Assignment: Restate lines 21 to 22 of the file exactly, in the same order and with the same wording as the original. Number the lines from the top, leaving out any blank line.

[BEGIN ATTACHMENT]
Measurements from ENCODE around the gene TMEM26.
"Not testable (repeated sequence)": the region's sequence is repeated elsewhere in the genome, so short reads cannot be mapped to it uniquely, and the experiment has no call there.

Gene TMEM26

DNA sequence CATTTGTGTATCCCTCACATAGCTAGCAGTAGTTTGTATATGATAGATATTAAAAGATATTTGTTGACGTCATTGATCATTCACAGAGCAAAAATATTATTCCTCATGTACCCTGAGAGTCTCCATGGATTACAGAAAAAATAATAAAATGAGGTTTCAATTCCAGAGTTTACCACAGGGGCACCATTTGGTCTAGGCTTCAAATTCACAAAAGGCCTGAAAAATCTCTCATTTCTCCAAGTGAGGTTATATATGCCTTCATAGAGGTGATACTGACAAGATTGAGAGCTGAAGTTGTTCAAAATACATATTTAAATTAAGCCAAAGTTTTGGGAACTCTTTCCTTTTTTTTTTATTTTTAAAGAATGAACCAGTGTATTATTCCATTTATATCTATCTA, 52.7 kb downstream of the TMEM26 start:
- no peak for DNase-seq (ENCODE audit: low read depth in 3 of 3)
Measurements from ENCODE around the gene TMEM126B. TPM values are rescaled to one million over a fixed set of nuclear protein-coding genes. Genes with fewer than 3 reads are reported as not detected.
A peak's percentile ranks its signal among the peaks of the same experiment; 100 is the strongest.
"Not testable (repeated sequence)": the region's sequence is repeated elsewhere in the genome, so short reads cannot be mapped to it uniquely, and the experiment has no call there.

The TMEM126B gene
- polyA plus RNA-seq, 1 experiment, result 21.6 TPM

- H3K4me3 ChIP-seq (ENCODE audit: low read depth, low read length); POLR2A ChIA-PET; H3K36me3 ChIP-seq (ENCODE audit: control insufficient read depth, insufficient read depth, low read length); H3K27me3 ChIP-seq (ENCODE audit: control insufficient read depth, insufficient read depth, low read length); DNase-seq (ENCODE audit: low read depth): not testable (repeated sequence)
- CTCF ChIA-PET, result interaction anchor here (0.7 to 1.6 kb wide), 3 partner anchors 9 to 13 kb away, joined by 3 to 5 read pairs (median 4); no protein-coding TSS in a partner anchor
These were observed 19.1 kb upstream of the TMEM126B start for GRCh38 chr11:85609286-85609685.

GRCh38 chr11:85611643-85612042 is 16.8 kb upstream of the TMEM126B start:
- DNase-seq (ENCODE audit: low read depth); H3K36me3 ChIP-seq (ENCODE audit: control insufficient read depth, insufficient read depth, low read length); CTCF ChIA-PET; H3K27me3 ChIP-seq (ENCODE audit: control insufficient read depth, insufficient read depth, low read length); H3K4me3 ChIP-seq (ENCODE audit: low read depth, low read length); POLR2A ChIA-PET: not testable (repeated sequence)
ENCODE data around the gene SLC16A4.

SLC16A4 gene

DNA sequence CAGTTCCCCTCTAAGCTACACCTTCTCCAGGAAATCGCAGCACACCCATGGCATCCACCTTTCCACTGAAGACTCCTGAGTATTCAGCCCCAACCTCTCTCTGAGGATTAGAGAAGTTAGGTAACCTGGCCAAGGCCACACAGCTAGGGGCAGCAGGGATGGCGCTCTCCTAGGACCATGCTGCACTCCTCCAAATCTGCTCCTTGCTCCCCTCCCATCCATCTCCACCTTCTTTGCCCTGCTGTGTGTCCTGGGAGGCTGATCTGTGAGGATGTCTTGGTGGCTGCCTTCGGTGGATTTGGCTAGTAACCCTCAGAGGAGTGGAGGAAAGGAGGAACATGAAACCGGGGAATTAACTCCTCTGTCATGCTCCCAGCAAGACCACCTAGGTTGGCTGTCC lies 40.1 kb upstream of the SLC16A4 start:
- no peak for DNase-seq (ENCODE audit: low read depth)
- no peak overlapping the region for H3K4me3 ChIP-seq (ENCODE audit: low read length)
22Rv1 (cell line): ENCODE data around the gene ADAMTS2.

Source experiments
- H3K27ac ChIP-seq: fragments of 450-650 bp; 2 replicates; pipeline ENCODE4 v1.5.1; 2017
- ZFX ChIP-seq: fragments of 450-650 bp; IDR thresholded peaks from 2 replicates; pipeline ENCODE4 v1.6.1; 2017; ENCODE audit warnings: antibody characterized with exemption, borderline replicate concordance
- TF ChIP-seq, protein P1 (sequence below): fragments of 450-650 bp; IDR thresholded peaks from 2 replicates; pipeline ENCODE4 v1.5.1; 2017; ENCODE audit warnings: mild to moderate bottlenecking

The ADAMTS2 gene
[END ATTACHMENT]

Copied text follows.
22Rv1 (cell line): ENCODE data around the gene ADAMTS2.

Source experiments